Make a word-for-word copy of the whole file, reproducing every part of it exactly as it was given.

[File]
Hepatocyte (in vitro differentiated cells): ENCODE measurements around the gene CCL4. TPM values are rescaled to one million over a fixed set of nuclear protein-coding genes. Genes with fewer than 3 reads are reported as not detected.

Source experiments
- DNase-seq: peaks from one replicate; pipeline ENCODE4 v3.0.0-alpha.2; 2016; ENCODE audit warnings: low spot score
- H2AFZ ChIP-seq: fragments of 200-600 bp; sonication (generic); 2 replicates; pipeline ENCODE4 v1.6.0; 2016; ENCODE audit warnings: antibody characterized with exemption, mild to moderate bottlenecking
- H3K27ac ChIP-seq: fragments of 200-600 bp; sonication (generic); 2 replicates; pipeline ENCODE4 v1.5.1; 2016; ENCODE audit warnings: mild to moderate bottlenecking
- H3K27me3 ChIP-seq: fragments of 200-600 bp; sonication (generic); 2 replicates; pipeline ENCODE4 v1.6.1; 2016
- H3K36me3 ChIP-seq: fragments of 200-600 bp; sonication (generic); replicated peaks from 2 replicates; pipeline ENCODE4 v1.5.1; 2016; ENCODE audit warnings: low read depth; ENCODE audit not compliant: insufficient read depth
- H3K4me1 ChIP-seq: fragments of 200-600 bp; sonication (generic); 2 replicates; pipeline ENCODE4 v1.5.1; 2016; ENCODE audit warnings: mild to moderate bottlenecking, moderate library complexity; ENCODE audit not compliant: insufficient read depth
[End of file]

Hepatocyte (in vitro differentiated cells): ENCODE measurements around the gene CCL4. TPM values are rescaled to one million over a fixed set of nuclear protein-coding genes. Genes with fewer than 3 reads are reported as not detected.

Source experiments
- DNase-seq: peaks from one replicate; pipeline ENCODE4 v3.0.0-alpha.2; 2016; ENCODE audit warnings: low spot score
- H2AFZ ChIP-seq: fragments of 200-600 bp; sonication (generic); 2 replicates; pipeline ENCODE4 v1.6.0; 2016; ENCODE audit warnings: antibody characterized with exemption, mild to moderate bottlenecking
- H3K27ac ChIP-seq: fragments of 200-600 bp; sonication (generic); 2 replicates; pipeline ENCODE4 v1.5.1; 2016; ENCODE audit warnings: mild to moderate bottlenecking
- H3K27me3 ChIP-seq: fragments of 200-600 bp; sonication (generic); 2 replicates; pipeline ENCODE4 v1.6.1; 2016
- H3K36me3 ChIP-seq: fragments of 200-600 bp; sonication (generic); replicated peaks from 2 replicates; pipeline ENCODE4 v1.5.1; 2016; ENCODE audit warnings: low read depth; ENCODE audit not compliant: insufficient read depth
- H3K4me1 ChIP-seq: fragments of 200-600 bp; sonication (generic); 2 replicates; pipeline ENCODE4 v1.5.1; 2016; ENCODE audit warnings: mild to moderate bottlenecking, moderate library complexity; ENCODE audit not compliant: insufficient read depth